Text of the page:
ercol’s new era; UK sales rise

Following the launch of ercol’s new sustainability-focused range, we took the chance to visit the factory and learn more about how the British brand is trying to shape the future of furniture making in the UK.

Boasting a heritage that spans just over a century tells a story of consistency, quality and a reputation that is hard to match. What it also outlines is a constant practice of innovation, from design to process. For ercol, the mantra of design has been a core root within its foundation ever since Italian designer Lucian R Ercolani founded the company back in 1920.

Rather than reflecting on their rich history, and when given the opportunity to explore the factory and showroom you really get a sense of such heritage, this article focuses on a new era for ercol as the business plants the seeds for the future, with two eyes firmly fixed on the next century.

How can you plan for the next 100 years or so, you ask? Well, for ercol, this new era the business is embarking on comes in the form of a new partnership with Grown in Britain (GiB), marking the beginning of a long-term vision for ercol to re-establish its supply of British grown timber. It’s a truly remarkable and sustainable initiative.

To set the scene, our editor was invited to the ercol factory based in the market town of Princes Risborough, just a short distance away from the company’s founding location in High Wycombe – also known as furniture manufacturing hub through the years. The ercol office, showroom and factory moved to its current location in 2002.

The 160,000sqft factory combines the very latest technology with time-honoured craftsmanship to create a range of unique furniture, including some of their most iconic pieces that have really become timeless. The factory has won a number of awards for its architectural design and environmental features too, and incorporates both new machinery and traditional practices under one roof. In fact, one particular part of the tour was getting hands on with steam bending.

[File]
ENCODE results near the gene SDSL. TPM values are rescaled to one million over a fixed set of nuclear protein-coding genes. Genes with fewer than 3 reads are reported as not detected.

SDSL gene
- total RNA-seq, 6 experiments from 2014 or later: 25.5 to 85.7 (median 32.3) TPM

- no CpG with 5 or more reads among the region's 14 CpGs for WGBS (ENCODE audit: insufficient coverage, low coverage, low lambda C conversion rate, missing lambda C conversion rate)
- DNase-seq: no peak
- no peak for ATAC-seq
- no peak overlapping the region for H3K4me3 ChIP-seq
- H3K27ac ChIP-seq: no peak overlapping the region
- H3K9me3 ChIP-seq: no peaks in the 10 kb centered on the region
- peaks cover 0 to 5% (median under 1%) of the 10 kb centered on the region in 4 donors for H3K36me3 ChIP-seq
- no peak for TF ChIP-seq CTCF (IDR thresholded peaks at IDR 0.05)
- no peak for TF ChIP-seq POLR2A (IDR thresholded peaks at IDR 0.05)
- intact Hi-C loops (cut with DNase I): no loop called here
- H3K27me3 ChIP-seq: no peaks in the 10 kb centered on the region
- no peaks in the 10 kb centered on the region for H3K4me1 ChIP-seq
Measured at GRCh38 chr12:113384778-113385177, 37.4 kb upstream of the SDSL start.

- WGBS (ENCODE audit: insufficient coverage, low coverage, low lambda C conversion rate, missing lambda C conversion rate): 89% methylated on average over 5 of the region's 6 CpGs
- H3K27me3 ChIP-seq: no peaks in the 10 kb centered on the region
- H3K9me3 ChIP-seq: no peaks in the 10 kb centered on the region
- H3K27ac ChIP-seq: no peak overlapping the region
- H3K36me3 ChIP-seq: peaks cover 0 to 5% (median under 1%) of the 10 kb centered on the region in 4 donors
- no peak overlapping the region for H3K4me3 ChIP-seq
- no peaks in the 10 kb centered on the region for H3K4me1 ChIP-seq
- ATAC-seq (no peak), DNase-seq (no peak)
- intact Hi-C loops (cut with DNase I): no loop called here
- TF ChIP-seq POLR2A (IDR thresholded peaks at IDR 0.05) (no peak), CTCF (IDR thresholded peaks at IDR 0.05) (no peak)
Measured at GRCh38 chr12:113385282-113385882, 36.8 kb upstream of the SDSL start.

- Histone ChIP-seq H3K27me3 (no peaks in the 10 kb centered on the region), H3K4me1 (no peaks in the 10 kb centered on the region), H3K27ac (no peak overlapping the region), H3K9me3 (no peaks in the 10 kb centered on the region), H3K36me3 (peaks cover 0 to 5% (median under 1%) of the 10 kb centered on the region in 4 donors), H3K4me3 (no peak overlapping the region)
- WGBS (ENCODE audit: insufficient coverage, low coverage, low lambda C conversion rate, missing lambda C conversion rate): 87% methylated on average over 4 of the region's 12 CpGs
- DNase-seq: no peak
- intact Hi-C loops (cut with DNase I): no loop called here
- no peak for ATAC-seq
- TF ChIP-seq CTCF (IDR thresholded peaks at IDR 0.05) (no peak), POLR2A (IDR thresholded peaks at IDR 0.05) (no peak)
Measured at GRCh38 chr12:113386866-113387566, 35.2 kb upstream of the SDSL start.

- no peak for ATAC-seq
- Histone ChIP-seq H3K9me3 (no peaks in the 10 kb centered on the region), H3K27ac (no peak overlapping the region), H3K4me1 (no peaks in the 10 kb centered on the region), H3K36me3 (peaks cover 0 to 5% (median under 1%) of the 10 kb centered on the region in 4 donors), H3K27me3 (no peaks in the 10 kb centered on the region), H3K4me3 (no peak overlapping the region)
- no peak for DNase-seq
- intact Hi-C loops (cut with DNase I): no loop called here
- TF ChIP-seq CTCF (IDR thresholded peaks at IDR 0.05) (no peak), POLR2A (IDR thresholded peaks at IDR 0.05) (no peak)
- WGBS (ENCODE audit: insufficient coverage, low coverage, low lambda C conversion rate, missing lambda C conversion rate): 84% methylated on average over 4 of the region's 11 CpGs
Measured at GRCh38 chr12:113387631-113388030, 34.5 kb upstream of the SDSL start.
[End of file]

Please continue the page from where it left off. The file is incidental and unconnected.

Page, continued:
Watching the masters at work, this skill has been embedded in ercol since the 1950s and takes years to perfect. Hand bending, which is only used on the Evergreen Chair, is another skillset that only a few in the business can do. Working in pairs, when the wood has been steamed the right amount, it is placed into a steel strap, or restraint, with both sides locked in simultaneously – a key part of the process. Then the bending begins, with each side being bent at the same time in a fluent motion. Once in position, more clamps are placed to help protect against grain breakage. When watching this, it looked so effortlessly easy. However, as our editor found out, it’s a tough task, but a satisfying one – and even more satisfying that it was done with the Chairman, Henry Tadros, himself.  

This was just one element of the tour that left an impression of the attention to detail that goes into ercol furniture – alongside the amount of sanding that goes on. In a later feature, we will explore the factory visit in more detail, as we shift our focus back to the story at hand.

Back in September 2023, ercol announced its landmark partnership with Grown in Britain (GiB), becoming the first furniture manufacturer to use British timber at scale since the 1980’s. Through the partnership, ercol aims to help strengthen the demand for British timber, which in turn will encourage land owners to establish and improve the management of British forests, providing a sustainable supply of British grown timber.

“It’s a really important project,” Henry Tadros, Chairman and 4th Generation of the family business, said. “For circularity purposes, we want to use British timber and we have developed a partnership with GiB and incorporated this on selected products. It’s better for our lead times, quicker turnaround, and most importantly supports our green journey, helping to reduce our carbon footprint.